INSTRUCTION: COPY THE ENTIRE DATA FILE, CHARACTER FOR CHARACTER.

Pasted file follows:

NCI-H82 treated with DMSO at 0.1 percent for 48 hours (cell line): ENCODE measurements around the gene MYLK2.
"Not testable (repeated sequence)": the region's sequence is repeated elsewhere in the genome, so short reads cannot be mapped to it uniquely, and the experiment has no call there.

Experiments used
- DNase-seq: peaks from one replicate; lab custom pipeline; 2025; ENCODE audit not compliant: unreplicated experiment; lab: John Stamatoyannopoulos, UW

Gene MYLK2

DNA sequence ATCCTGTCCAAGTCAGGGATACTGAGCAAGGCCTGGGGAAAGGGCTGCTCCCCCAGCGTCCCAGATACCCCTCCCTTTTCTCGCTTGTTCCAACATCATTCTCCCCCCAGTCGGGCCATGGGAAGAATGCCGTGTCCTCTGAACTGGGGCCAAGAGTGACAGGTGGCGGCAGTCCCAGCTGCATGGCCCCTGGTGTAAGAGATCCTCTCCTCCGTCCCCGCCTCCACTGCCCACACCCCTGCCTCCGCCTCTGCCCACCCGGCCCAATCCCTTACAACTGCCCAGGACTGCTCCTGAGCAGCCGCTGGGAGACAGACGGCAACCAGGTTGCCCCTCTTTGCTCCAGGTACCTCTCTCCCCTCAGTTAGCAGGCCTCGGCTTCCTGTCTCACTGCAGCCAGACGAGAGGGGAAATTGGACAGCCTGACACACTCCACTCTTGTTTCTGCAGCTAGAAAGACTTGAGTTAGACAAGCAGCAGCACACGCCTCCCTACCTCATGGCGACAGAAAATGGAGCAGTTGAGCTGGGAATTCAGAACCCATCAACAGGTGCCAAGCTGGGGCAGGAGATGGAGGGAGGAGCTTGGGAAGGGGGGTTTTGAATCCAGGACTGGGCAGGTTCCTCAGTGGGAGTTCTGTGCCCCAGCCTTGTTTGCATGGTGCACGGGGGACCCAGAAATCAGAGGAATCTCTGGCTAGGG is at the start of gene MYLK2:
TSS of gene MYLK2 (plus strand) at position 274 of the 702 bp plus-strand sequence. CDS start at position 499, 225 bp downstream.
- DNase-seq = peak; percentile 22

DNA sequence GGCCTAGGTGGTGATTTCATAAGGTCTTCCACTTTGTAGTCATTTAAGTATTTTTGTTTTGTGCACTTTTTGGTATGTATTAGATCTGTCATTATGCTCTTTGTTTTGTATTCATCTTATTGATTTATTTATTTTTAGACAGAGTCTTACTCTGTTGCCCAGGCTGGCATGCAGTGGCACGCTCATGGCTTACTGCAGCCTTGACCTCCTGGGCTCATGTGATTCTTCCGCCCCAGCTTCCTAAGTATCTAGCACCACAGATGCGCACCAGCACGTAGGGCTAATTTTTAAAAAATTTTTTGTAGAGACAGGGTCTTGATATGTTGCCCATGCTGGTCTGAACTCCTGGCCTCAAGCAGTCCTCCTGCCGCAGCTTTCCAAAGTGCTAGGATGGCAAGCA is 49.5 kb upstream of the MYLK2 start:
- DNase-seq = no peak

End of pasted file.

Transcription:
NCI-H82 treated with DMSO at 0.1 percent for 48 hours (cell line): ENCODE measurements around the gene MYLK2.
"Not testable (repeated sequence)": the region's sequence is repeated elsewhere in the genome, so short reads cannot be mapped to it uniquely, and the experiment has no call there.

Experiments used
- DNase-seq: peaks from one replicate; lab custom pipeline; 2025; ENCODE audit not compliant: unreplicated experiment; lab: John Stamatoyannopoulos, UW

Gene MYLK2

DNA sequence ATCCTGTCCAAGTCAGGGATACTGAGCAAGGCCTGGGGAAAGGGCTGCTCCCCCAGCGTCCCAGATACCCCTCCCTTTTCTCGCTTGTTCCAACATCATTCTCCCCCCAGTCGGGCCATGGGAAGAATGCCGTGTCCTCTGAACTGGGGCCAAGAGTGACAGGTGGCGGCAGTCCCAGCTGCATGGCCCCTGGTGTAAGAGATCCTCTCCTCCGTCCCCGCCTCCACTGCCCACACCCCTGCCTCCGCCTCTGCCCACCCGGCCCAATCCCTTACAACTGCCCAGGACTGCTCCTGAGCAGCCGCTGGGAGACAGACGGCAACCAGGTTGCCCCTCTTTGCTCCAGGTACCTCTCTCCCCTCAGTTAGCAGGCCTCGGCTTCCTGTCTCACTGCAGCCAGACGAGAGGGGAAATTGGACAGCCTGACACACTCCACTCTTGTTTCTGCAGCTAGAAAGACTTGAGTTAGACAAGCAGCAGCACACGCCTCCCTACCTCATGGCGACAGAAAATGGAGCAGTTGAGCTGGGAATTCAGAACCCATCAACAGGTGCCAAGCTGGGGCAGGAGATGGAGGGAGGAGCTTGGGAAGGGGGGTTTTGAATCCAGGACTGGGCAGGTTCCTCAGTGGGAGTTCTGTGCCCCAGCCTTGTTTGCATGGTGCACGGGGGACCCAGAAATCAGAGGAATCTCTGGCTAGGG is at the start of gene MYLK2:
TSS of gene MYLK2 (plus strand) at position 274 of the 702 bp plus-strand sequence. CDS start at position 499, 225 bp downstream.
- DNase-seq = peak; percentile 22

DNA sequence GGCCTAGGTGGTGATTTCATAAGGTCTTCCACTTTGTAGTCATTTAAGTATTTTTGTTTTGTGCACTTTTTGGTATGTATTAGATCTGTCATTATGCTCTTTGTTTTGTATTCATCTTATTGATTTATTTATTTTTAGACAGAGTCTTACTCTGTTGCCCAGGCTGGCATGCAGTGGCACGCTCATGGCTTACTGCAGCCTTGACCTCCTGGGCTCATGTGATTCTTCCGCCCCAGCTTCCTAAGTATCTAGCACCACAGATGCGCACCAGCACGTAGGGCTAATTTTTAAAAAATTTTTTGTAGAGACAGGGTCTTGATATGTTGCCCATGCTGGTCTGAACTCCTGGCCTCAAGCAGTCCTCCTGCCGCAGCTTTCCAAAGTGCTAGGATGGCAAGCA is 49.5 kb upstream of the MYLK2 start:
- DNase-seq = no peak